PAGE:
German Television Report Features IHR Interview

Portions of an interview filmed at the office of the Institute for Historical Review were featured in a television report broadcast on two German regional television networks. The half-hour report, "Neo-Nazis Online: The Advance of the Extremists on the Internet," was shown on the "Shaft of Light" series broadcast in late 1996 on the SDR and WDR networks.

While most of the report focused on the activities of such figures as National Socialist leader Gerhard Lauck, "White Aryan Resistance" organizer Tom Metzger, and "Stormfront" Internet home page operator Don Black, a few minutes dealt with revisionism and the Institute.

The IHR is described as the "headquarters" of revisionism, which is characterized as a particularly perfidious form of anti-Semitism because it seeks to "relativize" the Holocaust story.

Simon Wiesenthal Center employee Rick Eaton is shown telling viewers that because it presents arguments in a scholarly way, the Institute is possibly "the most dangerous of all" the "hate" groups.

Both the outside and the inside of the IHR's office-warehouse building (inaccurately described as a "wood barracks") are shown. Greg Raven, seen working at his desk, is identified as the "system operator" responsible for the IHR's Internet connection. Two portions of a filmed interview with IHR Director Mark Weber are shown. Described as the Institute's "ideologue," he gives a summary definition of Holocaust revisionism, and tells viewers that revisionism has now spread to the point that it can no longer be effectively suppressed.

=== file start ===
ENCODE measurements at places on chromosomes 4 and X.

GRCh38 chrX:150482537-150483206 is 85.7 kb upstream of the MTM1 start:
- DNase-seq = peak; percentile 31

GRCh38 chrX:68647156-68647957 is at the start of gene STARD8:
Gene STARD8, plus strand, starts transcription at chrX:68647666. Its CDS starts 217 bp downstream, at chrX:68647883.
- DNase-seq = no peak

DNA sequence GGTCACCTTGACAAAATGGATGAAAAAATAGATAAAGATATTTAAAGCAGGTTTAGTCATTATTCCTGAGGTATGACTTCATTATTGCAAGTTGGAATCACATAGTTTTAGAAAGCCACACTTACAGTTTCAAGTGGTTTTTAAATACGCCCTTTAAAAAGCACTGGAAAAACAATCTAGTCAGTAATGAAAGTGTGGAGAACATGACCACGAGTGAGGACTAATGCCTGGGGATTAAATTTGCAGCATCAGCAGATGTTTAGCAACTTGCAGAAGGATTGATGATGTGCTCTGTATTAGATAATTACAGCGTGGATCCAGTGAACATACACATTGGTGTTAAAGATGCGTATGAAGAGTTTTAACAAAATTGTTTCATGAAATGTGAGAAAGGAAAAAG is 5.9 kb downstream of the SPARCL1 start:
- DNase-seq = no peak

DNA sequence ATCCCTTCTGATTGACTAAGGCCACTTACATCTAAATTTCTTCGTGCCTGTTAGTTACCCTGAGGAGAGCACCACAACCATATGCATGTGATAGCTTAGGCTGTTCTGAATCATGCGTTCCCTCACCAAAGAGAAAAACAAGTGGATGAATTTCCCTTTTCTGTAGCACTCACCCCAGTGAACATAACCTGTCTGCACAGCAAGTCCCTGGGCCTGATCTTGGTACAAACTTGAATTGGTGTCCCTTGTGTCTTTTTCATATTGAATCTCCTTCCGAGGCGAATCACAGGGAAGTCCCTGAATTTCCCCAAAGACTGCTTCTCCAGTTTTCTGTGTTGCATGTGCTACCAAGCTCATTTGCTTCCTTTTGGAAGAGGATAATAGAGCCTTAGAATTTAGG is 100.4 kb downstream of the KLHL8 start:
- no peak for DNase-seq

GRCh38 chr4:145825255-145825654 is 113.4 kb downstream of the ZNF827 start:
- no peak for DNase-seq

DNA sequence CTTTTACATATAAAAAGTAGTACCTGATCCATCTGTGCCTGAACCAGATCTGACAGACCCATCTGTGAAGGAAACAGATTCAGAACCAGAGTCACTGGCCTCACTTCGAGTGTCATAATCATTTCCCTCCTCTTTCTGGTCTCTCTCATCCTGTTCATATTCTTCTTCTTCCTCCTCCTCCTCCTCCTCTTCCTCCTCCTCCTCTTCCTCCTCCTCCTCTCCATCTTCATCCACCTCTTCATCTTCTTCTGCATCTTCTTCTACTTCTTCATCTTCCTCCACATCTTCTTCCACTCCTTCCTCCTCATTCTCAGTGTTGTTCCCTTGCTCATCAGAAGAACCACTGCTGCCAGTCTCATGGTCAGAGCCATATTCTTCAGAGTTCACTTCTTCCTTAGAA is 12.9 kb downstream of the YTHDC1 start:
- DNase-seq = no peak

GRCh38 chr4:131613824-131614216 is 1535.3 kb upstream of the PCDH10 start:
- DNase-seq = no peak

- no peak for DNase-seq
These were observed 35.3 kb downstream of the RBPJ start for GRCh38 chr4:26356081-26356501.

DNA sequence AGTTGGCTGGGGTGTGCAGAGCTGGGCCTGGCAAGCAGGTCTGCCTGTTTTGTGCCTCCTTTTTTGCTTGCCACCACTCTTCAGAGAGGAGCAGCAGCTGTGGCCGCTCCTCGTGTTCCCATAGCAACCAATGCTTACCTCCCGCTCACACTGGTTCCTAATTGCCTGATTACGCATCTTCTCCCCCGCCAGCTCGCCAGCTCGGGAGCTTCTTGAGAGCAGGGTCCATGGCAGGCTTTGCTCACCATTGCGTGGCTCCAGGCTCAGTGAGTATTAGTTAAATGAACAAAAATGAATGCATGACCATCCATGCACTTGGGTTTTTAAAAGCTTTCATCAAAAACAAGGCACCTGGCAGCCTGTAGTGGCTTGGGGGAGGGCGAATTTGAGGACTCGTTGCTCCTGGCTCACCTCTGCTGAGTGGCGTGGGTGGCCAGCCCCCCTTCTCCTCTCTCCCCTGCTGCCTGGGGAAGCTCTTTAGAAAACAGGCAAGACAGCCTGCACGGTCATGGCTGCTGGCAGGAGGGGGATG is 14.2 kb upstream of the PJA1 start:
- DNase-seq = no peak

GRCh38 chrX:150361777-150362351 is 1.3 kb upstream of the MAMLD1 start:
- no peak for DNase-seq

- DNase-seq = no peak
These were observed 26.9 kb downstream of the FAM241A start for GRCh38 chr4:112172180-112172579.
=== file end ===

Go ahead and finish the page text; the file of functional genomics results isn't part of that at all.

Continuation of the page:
The interview with Weber, and the shots of the Institute building, were filmed by Dr. Thomas Aders of SDR television in Stuttgart during an August 22 visit to southern California.

Simultaneously as the narrator describes the IHR conference speakers list as a "who's who of history distorters," brief clips are shown of Robert Faurisson, David Irving and Ernst Z√ľndel addressing the 1994 IHR Conference.

While the report is effective in its purpose, it is essentially a glitsy, high-tech smear job. For example, it inaccurately characterizes the Institute, at least by implication, as a "neo-Nazi" organization. It's essential bias is manifest in its completely uncritical, even sympathetic, portrayal of the Wiesenthal Center and the Anti-Defamation League, and their spokespersons. This in spite of these organizations' well-documented record of distorting historical truth to further their ultra-Zionist objectives.


From The Journal of Historical Review, May/June 1997 (Vol. 16, No. 3), page 37.